Kiddie Cavities

What to do once the damage is done

Contrary to popular belief, tooth pain might not be the first sign of a cavity. “White spots are often seen in early caries’ development,” says Dr. Rafat Razi, a pediatric dentist based in Tracy. If your child’s teeth develop white spots or they become sensitive to cold or sweet beverages, it’s time to visit the dentist. White spots may start to turn brown as the tooth continues to decay, so take note of any discoloration as well.

Even if your child brushes twice daily, it is possible for them to develop a cavity and treating it can be a scary process for child and parent alike. “The clinical exam involves using instruments such as an explorer to find ‘soft’ areas on the tooth that may indicate active carious lesions,” Dr. Razi says. X-rays may also be used to help diagnose cavities. If cavities are found, a second appointment will typically be scheduled for treatment.

When it comes to treatment options, Dr. Razi adds that “the entire patient [and] his or her mouth is evaluated, rather than one tooth.” Your child’s dentist will also consider how well they reacted to the initial exam when deciding the best anesthetic option for a painless and anxiety-free procedure. Typically, the procedure involves a local anesthetic to numb the area. Removing the damaged part of the tooth will require a drill, and while it might sound scary, your child won’t feel anything more than a little pressure as the dentist works. Once the infection has been removed, the hole will be filled and polished. If needed, additional medication such as laughing gas may be an option.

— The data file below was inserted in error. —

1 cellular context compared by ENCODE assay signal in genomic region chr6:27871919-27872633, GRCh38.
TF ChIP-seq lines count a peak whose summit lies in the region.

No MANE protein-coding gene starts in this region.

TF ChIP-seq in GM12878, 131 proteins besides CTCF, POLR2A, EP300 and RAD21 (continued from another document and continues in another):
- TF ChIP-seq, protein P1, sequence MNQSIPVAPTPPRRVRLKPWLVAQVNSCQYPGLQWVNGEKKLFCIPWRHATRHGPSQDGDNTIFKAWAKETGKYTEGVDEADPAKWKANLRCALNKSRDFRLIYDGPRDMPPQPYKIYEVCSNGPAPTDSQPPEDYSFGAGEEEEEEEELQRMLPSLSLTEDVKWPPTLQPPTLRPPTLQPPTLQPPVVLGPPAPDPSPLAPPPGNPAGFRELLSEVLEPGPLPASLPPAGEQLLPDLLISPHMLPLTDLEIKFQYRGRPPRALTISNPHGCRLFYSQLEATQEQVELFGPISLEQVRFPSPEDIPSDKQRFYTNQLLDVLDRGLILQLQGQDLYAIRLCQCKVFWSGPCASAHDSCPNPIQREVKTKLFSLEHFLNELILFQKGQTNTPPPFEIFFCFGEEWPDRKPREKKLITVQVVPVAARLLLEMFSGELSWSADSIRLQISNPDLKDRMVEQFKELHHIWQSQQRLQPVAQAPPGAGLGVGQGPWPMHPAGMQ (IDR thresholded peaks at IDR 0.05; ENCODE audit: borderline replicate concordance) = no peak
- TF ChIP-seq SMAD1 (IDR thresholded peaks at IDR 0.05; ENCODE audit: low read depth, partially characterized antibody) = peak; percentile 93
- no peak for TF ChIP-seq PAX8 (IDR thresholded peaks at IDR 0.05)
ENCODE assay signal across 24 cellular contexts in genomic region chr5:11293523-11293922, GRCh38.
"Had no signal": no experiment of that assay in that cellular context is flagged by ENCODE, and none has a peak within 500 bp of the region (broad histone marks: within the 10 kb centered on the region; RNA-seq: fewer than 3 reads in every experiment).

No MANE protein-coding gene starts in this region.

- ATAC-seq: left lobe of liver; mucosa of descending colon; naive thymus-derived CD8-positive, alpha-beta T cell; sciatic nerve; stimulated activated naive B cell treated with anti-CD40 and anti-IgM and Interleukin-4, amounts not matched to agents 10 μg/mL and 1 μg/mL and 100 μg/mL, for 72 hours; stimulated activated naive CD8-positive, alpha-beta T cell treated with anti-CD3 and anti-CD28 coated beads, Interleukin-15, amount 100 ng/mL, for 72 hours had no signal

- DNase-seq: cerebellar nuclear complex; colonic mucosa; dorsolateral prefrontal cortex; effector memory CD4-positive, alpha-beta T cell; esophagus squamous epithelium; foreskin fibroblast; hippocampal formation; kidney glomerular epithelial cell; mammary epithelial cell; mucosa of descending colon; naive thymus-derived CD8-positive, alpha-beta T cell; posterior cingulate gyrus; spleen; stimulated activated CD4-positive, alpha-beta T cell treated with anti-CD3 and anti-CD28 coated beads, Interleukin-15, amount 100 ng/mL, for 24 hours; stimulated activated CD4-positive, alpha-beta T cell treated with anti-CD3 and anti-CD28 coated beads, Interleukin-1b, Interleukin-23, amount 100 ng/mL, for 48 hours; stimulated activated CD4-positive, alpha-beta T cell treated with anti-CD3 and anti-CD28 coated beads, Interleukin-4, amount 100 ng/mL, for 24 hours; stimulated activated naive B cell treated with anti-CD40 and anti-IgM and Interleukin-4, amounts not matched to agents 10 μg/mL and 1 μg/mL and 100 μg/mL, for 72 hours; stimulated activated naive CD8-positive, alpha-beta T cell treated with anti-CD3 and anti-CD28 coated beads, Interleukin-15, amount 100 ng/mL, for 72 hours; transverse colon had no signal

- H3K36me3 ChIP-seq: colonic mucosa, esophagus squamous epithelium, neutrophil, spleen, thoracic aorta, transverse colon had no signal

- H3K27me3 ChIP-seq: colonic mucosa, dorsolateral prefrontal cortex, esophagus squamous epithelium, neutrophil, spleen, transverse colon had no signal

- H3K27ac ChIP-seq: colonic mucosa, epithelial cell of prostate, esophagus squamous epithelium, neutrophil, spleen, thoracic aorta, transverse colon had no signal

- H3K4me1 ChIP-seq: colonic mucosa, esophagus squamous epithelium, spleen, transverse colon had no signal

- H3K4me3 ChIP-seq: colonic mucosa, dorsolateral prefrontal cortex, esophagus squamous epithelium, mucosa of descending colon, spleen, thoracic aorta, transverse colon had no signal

Recovery is quick. The numbing typically lasts a few hours. Dr. Razi recommends parents make sure the child isn’t biting their lips or tongue while still numb. Ibuprofen can be given as instructed to alleviate discomfort.

Believe it or not, getting that first cavity treated is also a preventative measure. The longer the cavity is left, the longer the bacteria are given to spread and cause damage to other teeth. If your child had a cavity, reevaluate and adjust the oral health routine. This is also a great opportunity to look closely at your child’s diet and limit sugary or acidic foods and drinks if needed.

Learn More:

Kids Care Dental
Offices in Stockton, Lodi, Manteca & Tracy
(844) 616-5437

Rafat S. Razi, DMD, MPH
2160 W Grant Line Rd Suite 130, Tracy
(209) 834-1307

Stockton Dental Care
2389 W March Ln #1, Stockton
(209) 952-6721

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